Education and mentorship provide career building blocks
by Susan CooperMs. Cooper is managing director of Empire Wealth Strategies, Penn Mutual’s career agency in New York City. Connect with her by e-mail: [email protected]
Confidence is a word thrown around by many clients in the financial services industry – confidence in your current financial stability, confidence in your retirement security, confidence in your financial advisor…
Clients want confidence in every aspect of their financial plan. What many don’t realize is that a strong plan doesn’t happen without the direction of a self-assured financial advisor. You can’t teach self-confidence. The financial professionals who have it gained their confidence as a result of learning their trade inside and outside the classroom.
In my experience as a woman in the financial services industry, the more knowledge I gain, the more certain I become of my ability to interact with clients and know that I’m giving them the very best in financial advice that I can offer. And for me, the two best ways to gain self-confidence have been through furthering my education and having mentors.
I went to college to become a teacher. After I graduated, I looked at my own personal situation and noticed that not many women, including my own mother, had much financial knowledge. Women knew the basics of how to run the finances of a household, but in general there was a lack of understanding on how to build personal wealth. I wanted to change that for myself, and for all of the women in my life.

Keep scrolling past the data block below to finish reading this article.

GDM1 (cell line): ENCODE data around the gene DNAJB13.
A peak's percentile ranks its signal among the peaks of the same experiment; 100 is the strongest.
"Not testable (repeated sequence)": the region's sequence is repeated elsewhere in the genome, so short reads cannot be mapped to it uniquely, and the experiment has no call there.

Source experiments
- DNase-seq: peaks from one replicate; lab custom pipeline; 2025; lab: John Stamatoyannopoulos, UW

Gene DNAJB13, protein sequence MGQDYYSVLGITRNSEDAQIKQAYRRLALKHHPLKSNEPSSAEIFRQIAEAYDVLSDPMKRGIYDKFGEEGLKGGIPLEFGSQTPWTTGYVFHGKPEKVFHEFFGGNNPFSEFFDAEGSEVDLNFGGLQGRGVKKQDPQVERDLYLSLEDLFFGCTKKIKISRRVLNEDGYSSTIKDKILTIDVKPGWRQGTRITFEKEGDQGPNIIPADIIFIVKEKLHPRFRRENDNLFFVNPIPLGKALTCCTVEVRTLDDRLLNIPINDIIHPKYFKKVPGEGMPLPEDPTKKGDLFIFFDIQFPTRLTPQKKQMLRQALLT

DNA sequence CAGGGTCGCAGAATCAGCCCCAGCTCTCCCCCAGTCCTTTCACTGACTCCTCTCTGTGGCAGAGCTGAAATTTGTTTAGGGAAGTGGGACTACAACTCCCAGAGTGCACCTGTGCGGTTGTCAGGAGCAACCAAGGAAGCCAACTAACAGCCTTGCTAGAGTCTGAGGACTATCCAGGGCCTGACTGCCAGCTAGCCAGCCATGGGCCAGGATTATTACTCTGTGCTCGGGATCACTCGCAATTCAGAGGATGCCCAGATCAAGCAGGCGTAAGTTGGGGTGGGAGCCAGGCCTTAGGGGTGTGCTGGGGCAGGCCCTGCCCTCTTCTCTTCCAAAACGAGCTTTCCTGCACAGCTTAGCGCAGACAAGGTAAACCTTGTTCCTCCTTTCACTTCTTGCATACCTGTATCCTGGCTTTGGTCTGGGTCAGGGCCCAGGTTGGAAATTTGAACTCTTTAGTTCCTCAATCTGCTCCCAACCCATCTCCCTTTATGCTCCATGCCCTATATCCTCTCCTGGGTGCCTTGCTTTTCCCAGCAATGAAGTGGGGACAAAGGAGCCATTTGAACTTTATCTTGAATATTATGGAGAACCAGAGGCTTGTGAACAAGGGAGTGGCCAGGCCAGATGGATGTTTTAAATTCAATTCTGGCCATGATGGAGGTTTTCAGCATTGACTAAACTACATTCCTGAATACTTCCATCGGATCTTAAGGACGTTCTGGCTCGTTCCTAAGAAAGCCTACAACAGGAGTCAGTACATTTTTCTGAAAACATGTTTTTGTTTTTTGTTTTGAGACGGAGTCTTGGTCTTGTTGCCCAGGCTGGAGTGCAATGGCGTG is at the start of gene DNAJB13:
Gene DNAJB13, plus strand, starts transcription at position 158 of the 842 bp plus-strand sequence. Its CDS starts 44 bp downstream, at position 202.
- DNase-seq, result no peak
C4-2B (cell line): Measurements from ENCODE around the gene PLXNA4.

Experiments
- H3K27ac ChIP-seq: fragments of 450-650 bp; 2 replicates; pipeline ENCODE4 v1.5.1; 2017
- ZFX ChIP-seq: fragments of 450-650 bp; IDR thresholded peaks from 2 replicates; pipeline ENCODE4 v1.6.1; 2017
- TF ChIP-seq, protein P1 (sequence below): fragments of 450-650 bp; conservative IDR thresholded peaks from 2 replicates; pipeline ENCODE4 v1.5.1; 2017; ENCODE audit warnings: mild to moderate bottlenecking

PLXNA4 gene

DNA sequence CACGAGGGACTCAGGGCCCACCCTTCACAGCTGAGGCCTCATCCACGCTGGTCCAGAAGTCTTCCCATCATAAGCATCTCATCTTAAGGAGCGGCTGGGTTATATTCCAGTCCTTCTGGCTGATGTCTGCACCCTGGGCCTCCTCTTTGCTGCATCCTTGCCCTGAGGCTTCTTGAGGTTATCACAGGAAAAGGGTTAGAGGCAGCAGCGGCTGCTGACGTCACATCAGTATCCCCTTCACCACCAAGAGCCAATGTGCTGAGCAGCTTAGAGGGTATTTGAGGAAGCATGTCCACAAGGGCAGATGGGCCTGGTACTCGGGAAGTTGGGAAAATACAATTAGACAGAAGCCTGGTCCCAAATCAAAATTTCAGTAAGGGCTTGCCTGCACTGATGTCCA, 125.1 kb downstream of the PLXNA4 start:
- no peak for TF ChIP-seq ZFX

Education Builds Confidence
I’ve observed that women in general seem to feel more confident when they have an education under their belt. Throughout my career, I have earned the designations of Chartered Life Underwriter (CLU), Chartered Financial Consultant (ChFC) and Certified Financial Planner (CFP) as well as more specific designations like Certified Divorce Financial Analyst (CDFA) and Chartered Advisor in Philanthropy (CAP), all from The American College, where I serve on the Board of Trustees.They’ve each helped me assist clients not just in one or two narrow segments of their lives, but throughout all of life’s stages.